However, the main highlight was really just talking to the landowners and getting an insight into life off-grid in the Karoo and their relationship with nature. During winter, they need to put large pots of water on their wood stove, as pipes can stay frozen until 10 in the morning. And rain is always a topic of conversation. “Ons kyk vir die natuur: ons sien die miere werk, die voel bou nessies, die slange loop, dan weet ons dit gaan reen.” <We watch nature, we see the birds and ants begin to work, and the snakes becoming active, then we know it will rain>. Here for the first time I also realised that the large satellite project, SKA, was becoming an increasing annoyance to the people who live in its shadow… but more about that later.

Thursday saw me wrap up surveys on the farm, before heading to what I thought would be my next survey pentad. Unfortunately, as it is one of the ‘additional’ pentads of the BioGaps project, there had been no ground work yet, and the contact information associated with it was irrelevant. The day became a quest for access to the seemingly inaccessible pentad, made all the more difficult by a lack of cell phone reception in the landscape. However, it culminated in one of the most interesting and useful meetings of the day; one that would impress upon me my full naivety of what is going on in the Karoo.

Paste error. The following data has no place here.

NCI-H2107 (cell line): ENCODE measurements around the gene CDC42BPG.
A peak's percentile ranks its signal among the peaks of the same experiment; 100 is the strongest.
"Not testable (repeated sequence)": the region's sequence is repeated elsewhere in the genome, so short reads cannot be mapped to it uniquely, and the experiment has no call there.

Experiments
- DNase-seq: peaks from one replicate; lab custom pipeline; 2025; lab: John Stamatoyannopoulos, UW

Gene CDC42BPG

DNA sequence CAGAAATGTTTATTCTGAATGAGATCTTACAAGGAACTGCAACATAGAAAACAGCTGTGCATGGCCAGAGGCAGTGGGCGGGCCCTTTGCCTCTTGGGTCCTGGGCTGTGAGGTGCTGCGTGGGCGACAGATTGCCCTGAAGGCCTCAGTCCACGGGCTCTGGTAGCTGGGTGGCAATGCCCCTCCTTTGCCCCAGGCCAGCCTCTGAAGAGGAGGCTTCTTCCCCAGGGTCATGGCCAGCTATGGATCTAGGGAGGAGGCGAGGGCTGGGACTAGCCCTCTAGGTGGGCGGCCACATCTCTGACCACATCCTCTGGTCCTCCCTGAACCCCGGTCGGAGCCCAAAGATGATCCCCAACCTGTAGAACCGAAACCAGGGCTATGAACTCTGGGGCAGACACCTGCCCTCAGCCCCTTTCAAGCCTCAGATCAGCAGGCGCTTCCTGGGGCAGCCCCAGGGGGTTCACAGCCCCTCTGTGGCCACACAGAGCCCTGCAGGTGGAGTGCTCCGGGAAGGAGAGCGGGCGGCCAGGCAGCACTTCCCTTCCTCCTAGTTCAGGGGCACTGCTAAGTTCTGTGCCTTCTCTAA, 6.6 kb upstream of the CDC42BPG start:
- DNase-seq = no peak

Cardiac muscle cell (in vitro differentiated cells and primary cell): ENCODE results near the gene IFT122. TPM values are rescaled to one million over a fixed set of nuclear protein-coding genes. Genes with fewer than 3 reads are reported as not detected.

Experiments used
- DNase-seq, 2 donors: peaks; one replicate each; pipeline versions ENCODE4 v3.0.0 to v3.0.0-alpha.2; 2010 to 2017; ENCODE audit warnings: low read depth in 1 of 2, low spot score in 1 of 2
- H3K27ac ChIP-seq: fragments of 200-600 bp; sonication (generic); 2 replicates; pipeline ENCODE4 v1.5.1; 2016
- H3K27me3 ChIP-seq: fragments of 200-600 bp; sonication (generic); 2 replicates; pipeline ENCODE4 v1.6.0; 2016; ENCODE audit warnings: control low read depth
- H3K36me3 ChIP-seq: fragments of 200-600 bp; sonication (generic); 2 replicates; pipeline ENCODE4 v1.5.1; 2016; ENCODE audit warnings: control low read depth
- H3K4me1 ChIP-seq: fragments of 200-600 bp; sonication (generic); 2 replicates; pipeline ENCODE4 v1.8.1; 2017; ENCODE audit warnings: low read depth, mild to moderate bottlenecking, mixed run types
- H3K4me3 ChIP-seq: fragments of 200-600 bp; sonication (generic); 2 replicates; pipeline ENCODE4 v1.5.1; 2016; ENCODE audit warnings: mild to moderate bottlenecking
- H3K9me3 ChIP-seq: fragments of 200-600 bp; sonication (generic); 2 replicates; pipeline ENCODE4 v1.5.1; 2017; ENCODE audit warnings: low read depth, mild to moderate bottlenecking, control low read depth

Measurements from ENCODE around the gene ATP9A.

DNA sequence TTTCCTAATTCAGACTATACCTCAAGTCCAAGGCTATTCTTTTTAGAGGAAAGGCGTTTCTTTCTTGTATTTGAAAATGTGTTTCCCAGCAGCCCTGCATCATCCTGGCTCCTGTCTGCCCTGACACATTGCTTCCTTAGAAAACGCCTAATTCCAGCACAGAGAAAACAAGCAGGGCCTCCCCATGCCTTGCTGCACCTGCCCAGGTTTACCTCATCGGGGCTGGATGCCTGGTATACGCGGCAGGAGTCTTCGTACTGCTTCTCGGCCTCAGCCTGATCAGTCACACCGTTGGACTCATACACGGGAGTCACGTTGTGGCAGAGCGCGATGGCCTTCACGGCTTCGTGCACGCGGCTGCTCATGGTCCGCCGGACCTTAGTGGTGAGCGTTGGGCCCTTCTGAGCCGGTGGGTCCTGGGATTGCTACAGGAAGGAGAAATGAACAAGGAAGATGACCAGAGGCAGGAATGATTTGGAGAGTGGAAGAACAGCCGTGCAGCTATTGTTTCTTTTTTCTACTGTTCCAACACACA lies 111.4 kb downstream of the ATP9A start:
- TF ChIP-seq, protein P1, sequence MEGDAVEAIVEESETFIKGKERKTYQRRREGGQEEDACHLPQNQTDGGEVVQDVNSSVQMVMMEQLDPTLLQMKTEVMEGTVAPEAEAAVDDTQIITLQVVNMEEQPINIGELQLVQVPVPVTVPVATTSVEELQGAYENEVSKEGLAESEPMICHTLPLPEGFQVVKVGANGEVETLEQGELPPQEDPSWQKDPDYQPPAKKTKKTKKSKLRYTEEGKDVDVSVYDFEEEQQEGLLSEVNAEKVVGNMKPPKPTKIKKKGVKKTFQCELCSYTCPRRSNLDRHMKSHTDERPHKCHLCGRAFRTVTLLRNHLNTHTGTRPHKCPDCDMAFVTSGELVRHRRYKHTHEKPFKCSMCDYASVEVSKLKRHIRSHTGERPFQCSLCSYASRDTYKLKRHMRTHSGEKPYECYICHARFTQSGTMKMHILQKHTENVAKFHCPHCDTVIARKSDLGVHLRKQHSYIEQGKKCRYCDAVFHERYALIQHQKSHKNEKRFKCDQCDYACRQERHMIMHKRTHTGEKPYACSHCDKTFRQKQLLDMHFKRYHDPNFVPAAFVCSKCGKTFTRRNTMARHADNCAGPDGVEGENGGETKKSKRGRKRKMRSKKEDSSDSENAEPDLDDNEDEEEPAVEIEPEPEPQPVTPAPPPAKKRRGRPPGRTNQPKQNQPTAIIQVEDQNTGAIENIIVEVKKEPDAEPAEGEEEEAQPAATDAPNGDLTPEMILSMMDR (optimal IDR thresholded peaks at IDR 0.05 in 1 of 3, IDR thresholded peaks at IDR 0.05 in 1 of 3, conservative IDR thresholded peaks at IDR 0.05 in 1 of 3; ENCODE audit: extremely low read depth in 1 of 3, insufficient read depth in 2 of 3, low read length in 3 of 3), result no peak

By 5pm I’d all but given up, when I came upon another dusty road that headed in the right direction. A chance encounter earlier in the day had clued me in to the fact that a local farmers meeting was happening, so when I passed a farm with many white bakkies pulled up around it, I suspected it was a place I needed to be. After explaining my goal to farm owner Mr Hugo, I was invited in. As part of my life at Blue Hill, I attend the local farmer meetings from time to time, so the setting was familiar. Talks and conversations were about sheep, wool prices and the threat of ‘blue tongue’ sickness. But this was a meeting with a difference.

The final speaker at the group was the extraordinary Bonnie Schumann, field officer for the Endangered Wildlife Trust’s ‘Drylands Conservation Programme’. Bonnie is working closely with the farmers in the area, using the endangered Riverine Rabbit as the flagship species. Many of the farmers are part of the national conservancy program. Bonnie was an absolute goldmine of information on everything from fracking, to the impacts on people living in the Karoo of the SKA program, and perhaps most importantly for me: Uranium mining. While most of us have been aware of fracking, the threat to livelihoods and the environment posed by uranium mining have largely escaped media attention, and scale of this threat is truly, truly alarming. Read this very level-headed analysis of the problem hosted on karoospace to find out more.